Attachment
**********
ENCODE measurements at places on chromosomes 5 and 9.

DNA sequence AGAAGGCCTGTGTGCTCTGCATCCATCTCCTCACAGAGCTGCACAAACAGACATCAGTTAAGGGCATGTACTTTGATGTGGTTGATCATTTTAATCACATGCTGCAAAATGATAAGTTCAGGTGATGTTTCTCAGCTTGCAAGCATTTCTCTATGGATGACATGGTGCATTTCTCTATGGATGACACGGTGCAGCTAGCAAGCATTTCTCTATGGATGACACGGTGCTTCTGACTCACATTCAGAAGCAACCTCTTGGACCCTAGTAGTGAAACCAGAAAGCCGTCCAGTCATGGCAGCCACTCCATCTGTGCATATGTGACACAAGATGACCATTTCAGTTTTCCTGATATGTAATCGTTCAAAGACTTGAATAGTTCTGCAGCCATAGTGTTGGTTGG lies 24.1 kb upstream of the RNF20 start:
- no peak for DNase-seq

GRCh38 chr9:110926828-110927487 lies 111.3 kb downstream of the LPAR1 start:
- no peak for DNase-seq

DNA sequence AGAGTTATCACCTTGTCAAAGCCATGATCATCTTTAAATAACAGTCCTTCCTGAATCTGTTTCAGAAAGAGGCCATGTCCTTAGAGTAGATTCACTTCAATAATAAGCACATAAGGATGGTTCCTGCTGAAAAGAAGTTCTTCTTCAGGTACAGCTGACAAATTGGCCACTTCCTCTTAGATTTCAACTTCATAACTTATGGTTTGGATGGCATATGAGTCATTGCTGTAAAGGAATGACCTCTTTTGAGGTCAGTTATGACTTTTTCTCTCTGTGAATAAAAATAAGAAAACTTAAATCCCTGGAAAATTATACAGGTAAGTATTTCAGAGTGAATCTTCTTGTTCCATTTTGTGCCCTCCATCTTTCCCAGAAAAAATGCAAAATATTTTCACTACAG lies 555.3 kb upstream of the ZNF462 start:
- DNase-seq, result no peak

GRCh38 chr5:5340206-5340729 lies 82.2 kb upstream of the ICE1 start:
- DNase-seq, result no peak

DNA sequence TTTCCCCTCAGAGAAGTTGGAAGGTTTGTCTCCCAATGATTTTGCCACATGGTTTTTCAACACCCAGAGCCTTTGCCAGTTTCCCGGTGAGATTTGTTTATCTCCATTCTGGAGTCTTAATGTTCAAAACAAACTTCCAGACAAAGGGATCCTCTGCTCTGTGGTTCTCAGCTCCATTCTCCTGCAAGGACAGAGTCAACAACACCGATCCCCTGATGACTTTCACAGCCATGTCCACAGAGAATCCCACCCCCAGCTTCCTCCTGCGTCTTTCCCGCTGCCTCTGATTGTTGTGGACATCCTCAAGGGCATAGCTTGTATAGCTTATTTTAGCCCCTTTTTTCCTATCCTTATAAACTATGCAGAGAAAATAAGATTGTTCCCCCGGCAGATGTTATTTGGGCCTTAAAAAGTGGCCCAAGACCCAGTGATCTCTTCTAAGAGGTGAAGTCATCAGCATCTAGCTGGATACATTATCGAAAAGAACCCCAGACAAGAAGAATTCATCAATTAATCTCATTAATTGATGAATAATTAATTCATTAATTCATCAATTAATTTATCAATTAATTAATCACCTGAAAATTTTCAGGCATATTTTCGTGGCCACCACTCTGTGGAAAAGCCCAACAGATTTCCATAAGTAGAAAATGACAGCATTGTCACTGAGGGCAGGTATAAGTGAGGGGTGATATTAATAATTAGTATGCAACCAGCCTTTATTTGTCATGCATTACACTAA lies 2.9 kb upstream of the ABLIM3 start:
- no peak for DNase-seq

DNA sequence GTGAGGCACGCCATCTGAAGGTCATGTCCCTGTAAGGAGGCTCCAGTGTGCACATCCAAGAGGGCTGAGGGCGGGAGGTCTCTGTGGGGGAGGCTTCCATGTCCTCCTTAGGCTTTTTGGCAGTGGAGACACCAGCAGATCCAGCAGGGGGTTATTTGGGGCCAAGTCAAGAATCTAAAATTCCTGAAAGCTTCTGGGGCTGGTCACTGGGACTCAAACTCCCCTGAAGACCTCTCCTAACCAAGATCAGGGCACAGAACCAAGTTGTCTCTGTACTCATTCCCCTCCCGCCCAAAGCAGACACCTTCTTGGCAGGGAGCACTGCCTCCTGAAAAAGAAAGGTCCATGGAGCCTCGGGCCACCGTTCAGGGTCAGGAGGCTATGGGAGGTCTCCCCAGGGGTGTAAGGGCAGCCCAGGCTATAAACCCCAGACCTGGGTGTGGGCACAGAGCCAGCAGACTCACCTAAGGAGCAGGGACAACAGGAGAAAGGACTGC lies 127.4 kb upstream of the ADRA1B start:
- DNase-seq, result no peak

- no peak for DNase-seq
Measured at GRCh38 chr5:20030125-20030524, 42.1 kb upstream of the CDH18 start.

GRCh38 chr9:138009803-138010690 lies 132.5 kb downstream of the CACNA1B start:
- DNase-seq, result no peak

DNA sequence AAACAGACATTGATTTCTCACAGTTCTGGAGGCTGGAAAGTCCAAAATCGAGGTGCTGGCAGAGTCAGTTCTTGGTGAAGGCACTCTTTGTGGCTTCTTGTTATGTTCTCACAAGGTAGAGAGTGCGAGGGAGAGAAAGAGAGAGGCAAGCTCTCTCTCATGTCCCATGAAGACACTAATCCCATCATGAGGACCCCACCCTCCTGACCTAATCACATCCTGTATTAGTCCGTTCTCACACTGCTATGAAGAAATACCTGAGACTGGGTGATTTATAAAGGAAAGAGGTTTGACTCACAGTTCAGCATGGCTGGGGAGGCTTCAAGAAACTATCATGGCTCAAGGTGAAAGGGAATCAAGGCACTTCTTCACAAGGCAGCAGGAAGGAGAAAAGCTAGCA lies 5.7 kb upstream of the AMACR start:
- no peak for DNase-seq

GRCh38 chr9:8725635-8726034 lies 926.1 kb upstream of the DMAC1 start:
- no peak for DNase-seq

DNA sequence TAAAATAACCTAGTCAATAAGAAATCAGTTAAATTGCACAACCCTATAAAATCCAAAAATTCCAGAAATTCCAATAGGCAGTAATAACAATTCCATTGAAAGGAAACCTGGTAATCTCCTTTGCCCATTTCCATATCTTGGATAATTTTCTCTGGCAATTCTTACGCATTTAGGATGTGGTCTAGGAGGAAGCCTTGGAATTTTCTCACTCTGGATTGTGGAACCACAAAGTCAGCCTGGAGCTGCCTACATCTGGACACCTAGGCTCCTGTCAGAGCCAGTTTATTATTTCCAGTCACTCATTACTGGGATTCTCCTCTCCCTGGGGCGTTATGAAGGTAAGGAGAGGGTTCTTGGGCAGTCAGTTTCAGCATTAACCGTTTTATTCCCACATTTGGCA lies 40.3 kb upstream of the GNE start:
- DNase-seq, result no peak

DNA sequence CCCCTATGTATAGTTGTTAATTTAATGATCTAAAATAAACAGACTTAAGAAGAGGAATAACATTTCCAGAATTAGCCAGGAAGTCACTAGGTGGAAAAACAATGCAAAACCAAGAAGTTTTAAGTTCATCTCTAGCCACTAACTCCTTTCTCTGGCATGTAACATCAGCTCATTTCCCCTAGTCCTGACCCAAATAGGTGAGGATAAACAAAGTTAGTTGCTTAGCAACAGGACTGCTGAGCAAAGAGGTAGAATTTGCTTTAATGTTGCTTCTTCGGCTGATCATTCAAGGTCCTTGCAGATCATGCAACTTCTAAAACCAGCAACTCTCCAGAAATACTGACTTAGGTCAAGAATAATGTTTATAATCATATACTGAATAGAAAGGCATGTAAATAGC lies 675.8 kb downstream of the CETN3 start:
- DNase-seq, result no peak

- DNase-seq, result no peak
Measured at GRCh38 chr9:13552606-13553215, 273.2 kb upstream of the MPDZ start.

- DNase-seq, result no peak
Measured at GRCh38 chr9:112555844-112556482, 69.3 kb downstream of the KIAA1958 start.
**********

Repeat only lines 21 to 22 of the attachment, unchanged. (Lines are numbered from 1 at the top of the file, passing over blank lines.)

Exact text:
- no peak for DNase-seq

DNA sequence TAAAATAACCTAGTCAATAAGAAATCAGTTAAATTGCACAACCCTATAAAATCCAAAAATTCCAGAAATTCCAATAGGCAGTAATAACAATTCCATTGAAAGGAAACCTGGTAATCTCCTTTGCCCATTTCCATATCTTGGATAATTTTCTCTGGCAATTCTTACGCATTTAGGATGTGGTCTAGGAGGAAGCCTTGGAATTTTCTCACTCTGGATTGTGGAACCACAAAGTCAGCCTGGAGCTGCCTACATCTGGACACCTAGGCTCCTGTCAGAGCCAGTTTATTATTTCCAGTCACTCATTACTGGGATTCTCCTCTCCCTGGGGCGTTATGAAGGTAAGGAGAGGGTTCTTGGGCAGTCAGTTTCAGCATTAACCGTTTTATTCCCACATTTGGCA lies 40.3 kb upstream of the GNE start: